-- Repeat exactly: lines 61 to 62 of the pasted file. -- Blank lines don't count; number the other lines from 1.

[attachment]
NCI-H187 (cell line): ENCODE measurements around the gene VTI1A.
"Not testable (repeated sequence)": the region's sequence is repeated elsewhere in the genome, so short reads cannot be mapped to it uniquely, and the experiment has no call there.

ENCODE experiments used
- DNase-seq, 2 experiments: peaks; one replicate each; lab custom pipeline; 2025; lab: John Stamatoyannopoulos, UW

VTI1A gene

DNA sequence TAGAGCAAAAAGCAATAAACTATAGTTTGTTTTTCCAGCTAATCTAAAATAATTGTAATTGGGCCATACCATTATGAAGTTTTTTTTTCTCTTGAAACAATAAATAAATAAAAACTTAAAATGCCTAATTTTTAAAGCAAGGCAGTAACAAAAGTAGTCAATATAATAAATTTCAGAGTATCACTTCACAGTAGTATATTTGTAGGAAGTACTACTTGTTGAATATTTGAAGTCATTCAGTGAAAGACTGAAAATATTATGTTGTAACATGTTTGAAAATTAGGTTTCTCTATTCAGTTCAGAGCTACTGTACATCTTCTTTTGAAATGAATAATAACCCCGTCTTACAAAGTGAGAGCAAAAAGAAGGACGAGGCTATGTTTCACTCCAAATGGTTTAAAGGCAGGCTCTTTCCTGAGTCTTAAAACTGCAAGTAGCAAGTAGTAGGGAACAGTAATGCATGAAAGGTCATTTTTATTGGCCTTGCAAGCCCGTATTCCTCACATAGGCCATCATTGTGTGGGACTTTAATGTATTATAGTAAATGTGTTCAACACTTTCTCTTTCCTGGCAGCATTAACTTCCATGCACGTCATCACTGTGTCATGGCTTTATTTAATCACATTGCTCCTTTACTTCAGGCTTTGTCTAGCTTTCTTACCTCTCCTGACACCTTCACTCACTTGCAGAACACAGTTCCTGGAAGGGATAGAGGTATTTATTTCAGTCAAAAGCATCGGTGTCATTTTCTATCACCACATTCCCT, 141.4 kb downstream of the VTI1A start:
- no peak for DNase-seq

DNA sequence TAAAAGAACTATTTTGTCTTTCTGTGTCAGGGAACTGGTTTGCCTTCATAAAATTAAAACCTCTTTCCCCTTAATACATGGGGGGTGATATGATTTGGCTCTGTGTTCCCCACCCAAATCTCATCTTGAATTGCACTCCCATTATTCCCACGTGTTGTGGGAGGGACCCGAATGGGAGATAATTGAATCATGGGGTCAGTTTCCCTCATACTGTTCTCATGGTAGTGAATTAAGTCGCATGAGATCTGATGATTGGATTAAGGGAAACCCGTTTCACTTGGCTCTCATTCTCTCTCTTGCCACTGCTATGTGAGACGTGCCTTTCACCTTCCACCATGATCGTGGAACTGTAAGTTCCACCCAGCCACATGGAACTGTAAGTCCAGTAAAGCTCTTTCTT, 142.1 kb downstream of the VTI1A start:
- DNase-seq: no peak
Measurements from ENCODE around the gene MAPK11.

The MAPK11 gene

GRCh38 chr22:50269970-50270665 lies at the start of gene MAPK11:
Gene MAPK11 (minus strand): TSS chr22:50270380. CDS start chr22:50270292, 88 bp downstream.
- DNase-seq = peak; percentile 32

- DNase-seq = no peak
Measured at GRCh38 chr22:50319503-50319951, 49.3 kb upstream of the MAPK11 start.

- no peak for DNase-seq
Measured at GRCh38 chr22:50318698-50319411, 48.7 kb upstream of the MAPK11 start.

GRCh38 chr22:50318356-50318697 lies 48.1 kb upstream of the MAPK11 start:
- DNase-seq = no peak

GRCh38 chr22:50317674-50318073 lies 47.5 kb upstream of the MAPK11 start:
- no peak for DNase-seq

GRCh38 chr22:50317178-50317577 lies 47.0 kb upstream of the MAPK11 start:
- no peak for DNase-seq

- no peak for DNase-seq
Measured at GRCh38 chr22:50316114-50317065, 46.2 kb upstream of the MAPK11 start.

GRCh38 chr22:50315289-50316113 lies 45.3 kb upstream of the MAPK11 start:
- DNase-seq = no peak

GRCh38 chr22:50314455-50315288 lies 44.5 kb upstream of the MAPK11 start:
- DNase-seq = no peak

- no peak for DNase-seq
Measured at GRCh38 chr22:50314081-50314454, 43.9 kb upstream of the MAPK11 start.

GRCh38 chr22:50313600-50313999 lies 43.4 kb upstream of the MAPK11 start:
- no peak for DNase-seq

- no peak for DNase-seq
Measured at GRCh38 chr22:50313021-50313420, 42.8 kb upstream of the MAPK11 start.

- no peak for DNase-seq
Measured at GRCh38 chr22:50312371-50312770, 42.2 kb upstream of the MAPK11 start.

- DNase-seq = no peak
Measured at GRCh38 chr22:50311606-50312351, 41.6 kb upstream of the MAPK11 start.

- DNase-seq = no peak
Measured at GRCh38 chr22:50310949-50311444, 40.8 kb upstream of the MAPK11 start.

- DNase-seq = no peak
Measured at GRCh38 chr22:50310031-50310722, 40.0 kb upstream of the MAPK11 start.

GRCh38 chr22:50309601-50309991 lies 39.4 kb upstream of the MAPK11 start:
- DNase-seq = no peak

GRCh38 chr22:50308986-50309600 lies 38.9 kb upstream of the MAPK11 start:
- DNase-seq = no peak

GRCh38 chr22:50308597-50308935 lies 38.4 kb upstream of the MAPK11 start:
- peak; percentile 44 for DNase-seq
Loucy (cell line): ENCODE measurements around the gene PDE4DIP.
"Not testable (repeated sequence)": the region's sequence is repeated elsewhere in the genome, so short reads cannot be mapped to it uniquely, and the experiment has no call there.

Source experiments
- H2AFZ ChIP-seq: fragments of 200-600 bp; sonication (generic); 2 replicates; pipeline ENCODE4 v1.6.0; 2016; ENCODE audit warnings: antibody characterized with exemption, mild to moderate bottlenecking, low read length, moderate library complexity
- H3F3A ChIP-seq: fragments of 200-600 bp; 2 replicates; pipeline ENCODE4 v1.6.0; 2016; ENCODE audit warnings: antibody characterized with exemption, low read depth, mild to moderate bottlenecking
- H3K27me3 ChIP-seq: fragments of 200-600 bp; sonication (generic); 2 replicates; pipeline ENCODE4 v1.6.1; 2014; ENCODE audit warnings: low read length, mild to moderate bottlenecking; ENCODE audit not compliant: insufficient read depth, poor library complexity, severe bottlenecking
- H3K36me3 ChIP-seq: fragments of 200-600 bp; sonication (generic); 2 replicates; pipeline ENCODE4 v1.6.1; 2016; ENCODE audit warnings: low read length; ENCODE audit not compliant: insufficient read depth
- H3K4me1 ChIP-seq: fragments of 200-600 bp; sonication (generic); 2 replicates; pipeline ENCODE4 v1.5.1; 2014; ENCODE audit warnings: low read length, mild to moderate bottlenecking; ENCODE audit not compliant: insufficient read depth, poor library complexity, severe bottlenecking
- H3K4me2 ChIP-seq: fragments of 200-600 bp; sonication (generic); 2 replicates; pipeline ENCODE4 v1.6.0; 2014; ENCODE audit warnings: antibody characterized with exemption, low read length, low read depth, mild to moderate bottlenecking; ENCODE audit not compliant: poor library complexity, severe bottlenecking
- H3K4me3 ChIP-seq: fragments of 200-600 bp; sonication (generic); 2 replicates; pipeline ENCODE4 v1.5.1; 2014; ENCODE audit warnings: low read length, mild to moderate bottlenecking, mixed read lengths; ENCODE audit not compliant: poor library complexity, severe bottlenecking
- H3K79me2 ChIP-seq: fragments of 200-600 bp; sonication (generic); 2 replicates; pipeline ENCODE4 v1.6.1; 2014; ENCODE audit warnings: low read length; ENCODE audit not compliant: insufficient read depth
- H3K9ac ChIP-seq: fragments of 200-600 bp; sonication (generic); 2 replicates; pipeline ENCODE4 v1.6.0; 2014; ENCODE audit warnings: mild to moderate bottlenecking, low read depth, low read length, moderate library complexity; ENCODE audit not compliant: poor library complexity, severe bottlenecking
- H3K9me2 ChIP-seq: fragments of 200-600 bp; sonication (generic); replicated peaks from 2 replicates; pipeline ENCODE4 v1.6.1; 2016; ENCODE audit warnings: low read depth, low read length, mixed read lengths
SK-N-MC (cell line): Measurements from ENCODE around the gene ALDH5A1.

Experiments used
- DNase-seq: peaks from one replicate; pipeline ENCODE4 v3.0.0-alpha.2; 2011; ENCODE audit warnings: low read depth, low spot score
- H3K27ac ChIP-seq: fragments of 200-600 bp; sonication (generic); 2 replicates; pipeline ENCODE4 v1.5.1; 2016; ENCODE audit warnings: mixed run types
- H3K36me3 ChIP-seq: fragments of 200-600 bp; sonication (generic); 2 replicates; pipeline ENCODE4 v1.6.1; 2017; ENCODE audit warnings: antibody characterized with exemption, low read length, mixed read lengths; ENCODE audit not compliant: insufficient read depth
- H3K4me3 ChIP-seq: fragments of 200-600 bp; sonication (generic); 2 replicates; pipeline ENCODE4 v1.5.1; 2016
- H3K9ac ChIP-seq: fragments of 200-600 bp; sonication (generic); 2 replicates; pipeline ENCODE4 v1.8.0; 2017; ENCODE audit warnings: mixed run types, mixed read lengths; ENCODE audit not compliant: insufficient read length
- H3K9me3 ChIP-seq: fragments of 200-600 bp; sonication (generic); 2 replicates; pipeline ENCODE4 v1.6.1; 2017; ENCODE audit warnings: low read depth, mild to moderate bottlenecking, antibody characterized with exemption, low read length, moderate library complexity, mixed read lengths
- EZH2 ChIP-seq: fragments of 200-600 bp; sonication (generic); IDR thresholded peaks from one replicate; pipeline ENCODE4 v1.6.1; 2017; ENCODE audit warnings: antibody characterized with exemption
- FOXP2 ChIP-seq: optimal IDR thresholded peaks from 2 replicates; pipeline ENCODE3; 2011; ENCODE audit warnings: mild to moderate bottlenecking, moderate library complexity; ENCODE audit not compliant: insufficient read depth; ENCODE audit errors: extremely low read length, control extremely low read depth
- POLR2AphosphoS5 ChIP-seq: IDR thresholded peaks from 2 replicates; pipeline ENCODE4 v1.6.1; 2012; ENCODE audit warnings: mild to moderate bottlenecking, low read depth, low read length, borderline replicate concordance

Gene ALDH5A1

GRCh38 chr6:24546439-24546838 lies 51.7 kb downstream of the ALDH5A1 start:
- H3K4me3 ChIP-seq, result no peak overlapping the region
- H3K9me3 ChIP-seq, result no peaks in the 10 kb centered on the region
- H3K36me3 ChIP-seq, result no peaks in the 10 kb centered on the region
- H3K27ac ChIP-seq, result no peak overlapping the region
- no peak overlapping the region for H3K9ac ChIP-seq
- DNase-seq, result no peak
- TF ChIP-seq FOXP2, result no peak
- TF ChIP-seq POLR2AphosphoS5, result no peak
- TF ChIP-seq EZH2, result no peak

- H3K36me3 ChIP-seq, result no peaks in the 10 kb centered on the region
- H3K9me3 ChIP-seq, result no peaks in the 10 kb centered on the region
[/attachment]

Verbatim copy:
- H3K79me2 ChIP-seq: fragments of 200-600 bp; sonication (generic); 2 replicates; pipeline ENCODE4 v1.6.1; 2014; ENCODE audit warnings: low read length; ENCODE audit not compliant: insufficient read depth
- H3K9ac ChIP-seq: fragments of 200-600 bp; sonication (generic); 2 replicates; pipeline ENCODE4 v1.6.0; 2014; ENCODE audit warnings: mild to moderate bottlenecking, low read depth, low read length, moderate library complexity; ENCODE audit not compliant: poor library complexity, severe bottlenecking